Parent Gets Anti-Drug Book Banned

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A complaint by a parent has led Berkeley County Schools to ban "Go Ask Alice," an obviously controversial book, but one that seems to preach the dangers of drugs.

Berkeley County School District Superintendent Dr. Chester Floyd on Friday yanked a controversial book as an instructional tool after a parent complained about her 13-year-old daughter having to read explicit curse words and sexual language out loud in class.

I've never read the book so it, in fact, could be horrible or, worse, it could relate in no way to what kids are going through today. But it sounds like any student reading it would take away the absolutely worst perception of drugs ever. While it's understandable that some parents would be put off by the language, I wonder what — if anything — will take its place.

Here's a few passages pulled from a synopsis.

• Alice happily experiments with more drugs and loses her virginity while on acid.

• Alice is enthralled with Roger but feels guilty about her drug use and loss of virginity. She doesn't know to whom she can talk about drugs. She is worried that she may be pregnant.

• In a boutique, Alice meets Chris, a hip girl. Alice's parents worry about Alice's "hippie" appearance. At school, they use drugs and are popular. Chris's friend Richie, a college boy, turns Alice on to marijuana. To make more money for drugs, she and Chris sell drugs and do whatever they can to help Richie and Ted (Chris's boyfriend and Richie's roommate). Alice and Chris discover Richie and Ted having sex with each other and flee to San Francisco. (Okay, that last part is absolutely ridiculously funny).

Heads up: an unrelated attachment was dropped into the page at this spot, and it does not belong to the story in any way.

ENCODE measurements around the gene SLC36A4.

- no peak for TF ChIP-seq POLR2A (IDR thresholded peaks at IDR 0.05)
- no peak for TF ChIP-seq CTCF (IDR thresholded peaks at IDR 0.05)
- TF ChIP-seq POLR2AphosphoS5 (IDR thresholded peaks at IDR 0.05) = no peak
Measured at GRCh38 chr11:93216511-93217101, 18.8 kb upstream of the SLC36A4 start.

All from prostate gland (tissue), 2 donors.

• At Sheila's swanky party, the girls use drugs again. They continue to party with Sheila until one night, when trying heroin, Alice realizes that Sheila and her boyfriend have been raping and brutalizing them.

• Chris smokes marijuana with her, and Alice goes back on drugs. The police raid Chris's house while she and Alice use drugs. The girls are put on probation, and Alice will be sent to a psychiatrist.

• Alice is cleaned up and meets a young sufferer of lifelong sexual abuse, Doris, who lets her stay at her apartment. They get sick from malnourishment and hitchhike to Southern California, where Alice takes more drugs, even prostituting herself for them.

• Alice loses consciousness and drifts off into a reverie that she thinks is either a flashback (caused by LSD residue in the spinal cavity) or a schizophrenic episode.

• Alice writes in her undated diary from a hospital. She is unsure how she has ended up here and can only think of the worms she thinks are eating her alive. She has chewed her fingers to the bone, and clawed up her face and body. Her father says that someone dosed with LSD the chocolate-covered peanuts Alice was eating while she was baby-sitting. Alice finds out she is being sent to an insane asylum. (She eventually gets out).

• In the epilogue, we are told that Alice died three weeks later of an overdose—whether it was premeditated or accidental remains unclear—and that she was one of thousands of drug deaths that year.

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